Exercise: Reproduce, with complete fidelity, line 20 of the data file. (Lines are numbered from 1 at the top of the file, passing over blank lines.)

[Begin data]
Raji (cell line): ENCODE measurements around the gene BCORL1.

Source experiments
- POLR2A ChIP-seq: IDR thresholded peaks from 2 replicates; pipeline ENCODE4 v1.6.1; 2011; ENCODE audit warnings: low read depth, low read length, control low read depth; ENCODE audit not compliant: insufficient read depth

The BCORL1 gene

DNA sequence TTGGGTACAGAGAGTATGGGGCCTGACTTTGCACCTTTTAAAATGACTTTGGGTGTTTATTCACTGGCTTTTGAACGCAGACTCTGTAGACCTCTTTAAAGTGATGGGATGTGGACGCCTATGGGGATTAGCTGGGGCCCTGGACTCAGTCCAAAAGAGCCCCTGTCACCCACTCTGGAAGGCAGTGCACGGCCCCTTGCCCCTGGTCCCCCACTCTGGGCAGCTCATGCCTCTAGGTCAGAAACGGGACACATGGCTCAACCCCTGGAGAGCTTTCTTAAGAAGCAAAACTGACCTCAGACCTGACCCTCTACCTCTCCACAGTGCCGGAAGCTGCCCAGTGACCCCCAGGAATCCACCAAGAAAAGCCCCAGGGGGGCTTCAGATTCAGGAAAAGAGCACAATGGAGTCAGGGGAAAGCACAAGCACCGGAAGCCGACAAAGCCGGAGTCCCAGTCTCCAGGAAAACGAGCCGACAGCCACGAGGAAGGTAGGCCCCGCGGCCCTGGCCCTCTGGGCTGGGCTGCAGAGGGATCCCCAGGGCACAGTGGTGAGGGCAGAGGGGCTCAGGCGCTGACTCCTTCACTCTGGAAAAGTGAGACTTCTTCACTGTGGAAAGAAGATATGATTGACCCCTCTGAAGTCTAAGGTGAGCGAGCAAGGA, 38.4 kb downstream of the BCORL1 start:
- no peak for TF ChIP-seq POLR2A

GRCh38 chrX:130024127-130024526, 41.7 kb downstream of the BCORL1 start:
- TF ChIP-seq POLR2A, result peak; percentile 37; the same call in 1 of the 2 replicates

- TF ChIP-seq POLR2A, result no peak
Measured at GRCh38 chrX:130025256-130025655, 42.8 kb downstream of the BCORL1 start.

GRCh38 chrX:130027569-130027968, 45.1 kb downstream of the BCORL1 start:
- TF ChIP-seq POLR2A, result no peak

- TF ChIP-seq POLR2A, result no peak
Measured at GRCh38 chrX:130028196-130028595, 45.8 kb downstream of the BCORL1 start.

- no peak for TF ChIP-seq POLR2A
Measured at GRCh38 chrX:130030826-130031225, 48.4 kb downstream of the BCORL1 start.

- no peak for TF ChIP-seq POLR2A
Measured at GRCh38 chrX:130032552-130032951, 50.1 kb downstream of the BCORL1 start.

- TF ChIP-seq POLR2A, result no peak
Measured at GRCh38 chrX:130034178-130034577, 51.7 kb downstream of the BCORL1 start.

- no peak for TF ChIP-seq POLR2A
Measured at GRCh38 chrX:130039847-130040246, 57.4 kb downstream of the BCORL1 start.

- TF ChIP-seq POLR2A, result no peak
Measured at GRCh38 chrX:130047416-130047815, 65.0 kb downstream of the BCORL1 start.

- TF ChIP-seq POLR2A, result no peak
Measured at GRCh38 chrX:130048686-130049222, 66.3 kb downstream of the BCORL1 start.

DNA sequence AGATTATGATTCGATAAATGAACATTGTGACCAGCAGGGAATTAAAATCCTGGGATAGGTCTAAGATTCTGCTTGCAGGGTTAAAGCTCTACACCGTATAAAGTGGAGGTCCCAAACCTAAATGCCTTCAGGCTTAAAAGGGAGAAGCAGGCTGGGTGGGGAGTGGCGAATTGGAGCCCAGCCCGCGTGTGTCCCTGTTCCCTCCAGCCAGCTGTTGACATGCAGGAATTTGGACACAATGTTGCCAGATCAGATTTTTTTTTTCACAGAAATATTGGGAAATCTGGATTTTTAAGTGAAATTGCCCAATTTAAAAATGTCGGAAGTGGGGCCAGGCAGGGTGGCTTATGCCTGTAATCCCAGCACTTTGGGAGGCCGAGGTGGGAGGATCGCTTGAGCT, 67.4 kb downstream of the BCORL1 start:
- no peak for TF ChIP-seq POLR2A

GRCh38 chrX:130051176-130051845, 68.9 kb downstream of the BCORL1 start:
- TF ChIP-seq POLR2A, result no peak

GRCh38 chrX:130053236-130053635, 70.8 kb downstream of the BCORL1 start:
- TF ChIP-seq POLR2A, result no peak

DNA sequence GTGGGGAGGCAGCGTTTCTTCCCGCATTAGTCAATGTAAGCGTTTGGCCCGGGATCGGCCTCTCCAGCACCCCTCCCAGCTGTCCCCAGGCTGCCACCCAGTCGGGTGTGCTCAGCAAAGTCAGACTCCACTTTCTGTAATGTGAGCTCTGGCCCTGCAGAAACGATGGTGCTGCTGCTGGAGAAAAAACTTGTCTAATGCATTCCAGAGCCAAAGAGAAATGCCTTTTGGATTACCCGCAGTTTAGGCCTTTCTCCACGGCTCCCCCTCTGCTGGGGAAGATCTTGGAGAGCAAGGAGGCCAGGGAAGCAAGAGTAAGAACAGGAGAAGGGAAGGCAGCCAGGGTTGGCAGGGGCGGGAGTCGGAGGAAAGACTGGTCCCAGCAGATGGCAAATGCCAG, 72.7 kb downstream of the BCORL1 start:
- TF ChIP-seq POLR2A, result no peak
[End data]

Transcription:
Measured at GRCh38 chrX:130034178-130034577, 51.7 kb downstream of the BCORL1 start.